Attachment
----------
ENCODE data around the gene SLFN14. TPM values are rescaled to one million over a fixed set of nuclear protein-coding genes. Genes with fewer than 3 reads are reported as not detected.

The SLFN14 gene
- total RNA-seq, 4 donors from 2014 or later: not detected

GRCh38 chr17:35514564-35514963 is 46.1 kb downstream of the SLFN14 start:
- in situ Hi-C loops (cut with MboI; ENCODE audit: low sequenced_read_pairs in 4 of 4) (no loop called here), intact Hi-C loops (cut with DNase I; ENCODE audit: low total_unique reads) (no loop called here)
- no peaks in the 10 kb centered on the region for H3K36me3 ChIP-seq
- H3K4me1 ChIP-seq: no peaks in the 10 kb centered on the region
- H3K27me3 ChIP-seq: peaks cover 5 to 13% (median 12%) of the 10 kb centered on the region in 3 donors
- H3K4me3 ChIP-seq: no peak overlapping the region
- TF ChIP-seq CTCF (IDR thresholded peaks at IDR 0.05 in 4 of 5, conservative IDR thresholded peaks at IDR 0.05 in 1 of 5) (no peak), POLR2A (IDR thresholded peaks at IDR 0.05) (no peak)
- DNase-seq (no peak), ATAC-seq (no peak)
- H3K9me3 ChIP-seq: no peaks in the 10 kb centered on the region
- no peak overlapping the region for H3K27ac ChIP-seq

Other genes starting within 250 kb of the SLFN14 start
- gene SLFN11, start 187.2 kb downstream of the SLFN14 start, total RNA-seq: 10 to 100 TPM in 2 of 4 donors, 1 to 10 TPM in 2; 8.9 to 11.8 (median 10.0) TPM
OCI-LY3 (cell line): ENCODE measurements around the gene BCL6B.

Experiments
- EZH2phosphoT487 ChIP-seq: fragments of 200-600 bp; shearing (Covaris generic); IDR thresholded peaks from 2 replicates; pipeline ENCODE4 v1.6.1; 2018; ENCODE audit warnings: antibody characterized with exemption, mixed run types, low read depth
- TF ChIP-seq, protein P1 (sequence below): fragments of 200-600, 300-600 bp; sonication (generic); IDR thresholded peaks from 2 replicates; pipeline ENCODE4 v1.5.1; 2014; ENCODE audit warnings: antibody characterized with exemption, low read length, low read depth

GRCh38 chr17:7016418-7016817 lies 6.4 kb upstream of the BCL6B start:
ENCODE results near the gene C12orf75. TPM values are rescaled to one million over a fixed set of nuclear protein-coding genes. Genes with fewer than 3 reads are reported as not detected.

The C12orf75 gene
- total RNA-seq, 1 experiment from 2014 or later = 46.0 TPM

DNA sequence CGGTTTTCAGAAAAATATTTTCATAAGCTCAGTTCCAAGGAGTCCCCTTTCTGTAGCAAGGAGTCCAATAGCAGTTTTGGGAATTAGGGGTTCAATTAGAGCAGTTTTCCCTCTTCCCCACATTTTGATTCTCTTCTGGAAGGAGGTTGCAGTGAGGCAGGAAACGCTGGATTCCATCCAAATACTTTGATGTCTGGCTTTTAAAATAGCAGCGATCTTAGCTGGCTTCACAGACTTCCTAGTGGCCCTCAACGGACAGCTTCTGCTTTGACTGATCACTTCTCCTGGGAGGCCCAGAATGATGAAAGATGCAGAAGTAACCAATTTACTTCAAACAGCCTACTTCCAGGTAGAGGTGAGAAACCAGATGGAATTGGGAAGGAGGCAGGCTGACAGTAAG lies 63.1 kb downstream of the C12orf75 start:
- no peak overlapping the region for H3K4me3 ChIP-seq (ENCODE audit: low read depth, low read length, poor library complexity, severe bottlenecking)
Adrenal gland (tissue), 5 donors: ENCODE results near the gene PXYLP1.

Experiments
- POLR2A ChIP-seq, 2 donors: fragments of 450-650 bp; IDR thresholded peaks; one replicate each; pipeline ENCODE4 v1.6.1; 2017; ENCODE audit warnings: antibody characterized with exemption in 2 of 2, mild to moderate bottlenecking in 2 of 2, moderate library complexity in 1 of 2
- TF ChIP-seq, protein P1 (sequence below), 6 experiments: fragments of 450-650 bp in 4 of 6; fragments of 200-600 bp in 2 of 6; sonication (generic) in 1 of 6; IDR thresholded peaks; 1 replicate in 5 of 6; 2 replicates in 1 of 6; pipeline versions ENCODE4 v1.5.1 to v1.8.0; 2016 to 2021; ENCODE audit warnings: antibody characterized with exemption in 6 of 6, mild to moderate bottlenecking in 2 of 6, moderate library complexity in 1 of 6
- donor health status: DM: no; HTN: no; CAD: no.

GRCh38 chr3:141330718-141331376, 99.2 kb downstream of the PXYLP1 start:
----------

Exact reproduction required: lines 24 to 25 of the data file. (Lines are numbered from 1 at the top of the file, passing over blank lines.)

DNA sequence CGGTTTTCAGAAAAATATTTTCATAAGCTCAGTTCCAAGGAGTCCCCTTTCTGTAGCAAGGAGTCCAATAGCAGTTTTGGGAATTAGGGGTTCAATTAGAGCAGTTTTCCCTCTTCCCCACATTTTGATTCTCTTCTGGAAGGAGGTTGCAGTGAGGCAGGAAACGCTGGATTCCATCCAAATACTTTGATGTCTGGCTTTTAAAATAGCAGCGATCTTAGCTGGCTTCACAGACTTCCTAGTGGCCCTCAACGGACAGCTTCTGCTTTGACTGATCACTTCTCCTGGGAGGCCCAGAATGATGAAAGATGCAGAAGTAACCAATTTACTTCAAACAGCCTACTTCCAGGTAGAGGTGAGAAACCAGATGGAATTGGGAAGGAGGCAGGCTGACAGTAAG lies 63.1 kb downstream of the C12orf75 start:
- no peak overlapping the region for H3K4me3 ChIP-seq (ENCODE audit: low read depth, low read length, poor library complexity, severe bottlenecking)